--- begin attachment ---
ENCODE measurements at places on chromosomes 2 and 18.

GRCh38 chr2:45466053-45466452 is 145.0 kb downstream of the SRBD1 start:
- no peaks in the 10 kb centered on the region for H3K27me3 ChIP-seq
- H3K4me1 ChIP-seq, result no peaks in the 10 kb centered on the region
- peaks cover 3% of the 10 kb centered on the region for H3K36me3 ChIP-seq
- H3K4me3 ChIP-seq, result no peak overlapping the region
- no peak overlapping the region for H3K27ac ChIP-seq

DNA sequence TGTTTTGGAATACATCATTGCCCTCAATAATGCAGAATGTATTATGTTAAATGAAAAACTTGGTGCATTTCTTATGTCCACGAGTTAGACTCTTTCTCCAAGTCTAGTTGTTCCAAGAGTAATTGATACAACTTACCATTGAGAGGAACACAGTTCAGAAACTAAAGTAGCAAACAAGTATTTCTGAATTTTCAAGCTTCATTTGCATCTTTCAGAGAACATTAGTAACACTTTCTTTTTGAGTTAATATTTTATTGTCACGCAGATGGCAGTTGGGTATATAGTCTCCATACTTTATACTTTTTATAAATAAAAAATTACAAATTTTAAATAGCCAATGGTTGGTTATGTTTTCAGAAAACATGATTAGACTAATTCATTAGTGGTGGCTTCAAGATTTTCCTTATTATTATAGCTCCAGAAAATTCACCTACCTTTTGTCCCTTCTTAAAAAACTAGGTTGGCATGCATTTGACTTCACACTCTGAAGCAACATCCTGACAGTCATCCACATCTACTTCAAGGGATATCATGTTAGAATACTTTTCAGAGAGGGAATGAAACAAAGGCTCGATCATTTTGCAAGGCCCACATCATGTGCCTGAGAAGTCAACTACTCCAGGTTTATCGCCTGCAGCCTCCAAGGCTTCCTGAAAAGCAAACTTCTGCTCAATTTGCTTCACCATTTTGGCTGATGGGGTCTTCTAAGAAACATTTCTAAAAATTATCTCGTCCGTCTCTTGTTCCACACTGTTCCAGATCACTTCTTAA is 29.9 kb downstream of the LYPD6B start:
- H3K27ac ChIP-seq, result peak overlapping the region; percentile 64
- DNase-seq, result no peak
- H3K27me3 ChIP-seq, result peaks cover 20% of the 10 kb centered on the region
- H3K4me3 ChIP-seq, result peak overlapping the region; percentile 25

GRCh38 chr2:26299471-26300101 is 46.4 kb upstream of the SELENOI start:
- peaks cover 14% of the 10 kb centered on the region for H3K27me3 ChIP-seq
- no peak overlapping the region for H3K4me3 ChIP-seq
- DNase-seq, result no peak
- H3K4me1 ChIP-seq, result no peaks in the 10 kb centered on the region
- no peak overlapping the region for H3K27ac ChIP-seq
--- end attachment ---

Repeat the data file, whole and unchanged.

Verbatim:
ENCODE measurements at places on chromosomes 2 and 18.

GRCh38 chr2:45466053-45466452 is 145.0 kb downstream of the SRBD1 start:
- no peaks in the 10 kb centered on the region for H3K27me3 ChIP-seq
- H3K4me1 ChIP-seq, result no peaks in the 10 kb centered on the region
- peaks cover 3% of the 10 kb centered on the region for H3K36me3 ChIP-seq
- H3K4me3 ChIP-seq, result no peak overlapping the region
- no peak overlapping the region for H3K27ac ChIP-seq

DNA sequence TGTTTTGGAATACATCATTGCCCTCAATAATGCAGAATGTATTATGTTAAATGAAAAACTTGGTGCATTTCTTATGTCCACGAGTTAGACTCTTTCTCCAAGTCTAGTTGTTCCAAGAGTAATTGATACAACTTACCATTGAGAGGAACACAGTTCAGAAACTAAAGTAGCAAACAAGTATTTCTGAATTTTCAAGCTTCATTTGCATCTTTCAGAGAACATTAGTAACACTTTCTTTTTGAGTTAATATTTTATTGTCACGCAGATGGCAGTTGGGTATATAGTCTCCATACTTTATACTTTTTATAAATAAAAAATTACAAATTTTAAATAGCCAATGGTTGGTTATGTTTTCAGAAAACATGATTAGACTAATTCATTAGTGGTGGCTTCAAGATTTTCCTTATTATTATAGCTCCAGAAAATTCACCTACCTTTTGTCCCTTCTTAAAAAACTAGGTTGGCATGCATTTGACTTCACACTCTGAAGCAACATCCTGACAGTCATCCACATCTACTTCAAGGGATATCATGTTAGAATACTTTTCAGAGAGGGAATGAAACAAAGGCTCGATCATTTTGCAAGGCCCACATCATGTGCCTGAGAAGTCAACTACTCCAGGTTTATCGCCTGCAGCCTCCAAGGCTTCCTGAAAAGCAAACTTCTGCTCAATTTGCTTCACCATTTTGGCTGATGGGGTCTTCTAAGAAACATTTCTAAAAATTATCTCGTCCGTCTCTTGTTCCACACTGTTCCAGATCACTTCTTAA is 29.9 kb downstream of the LYPD6B start:
- H3K27ac ChIP-seq, result peak overlapping the region; percentile 64
- DNase-seq, result no peak
- H3K27me3 ChIP-seq, result peaks cover 20% of the 10 kb centered on the region
- H3K4me3 ChIP-seq, result peak overlapping the region; percentile 25

GRCh38 chr2:26299471-26300101 is 46.4 kb upstream of the SELENOI start:
- peaks cover 14% of the 10 kb centered on the region for H3K27me3 ChIP-seq
- no peak overlapping the region for H3K4me3 ChIP-seq
- DNase-seq, result no peak
- H3K4me1 ChIP-seq, result no peaks in the 10 kb centered on the region
- no peak overlapping the region for H3K27ac ChIP-seq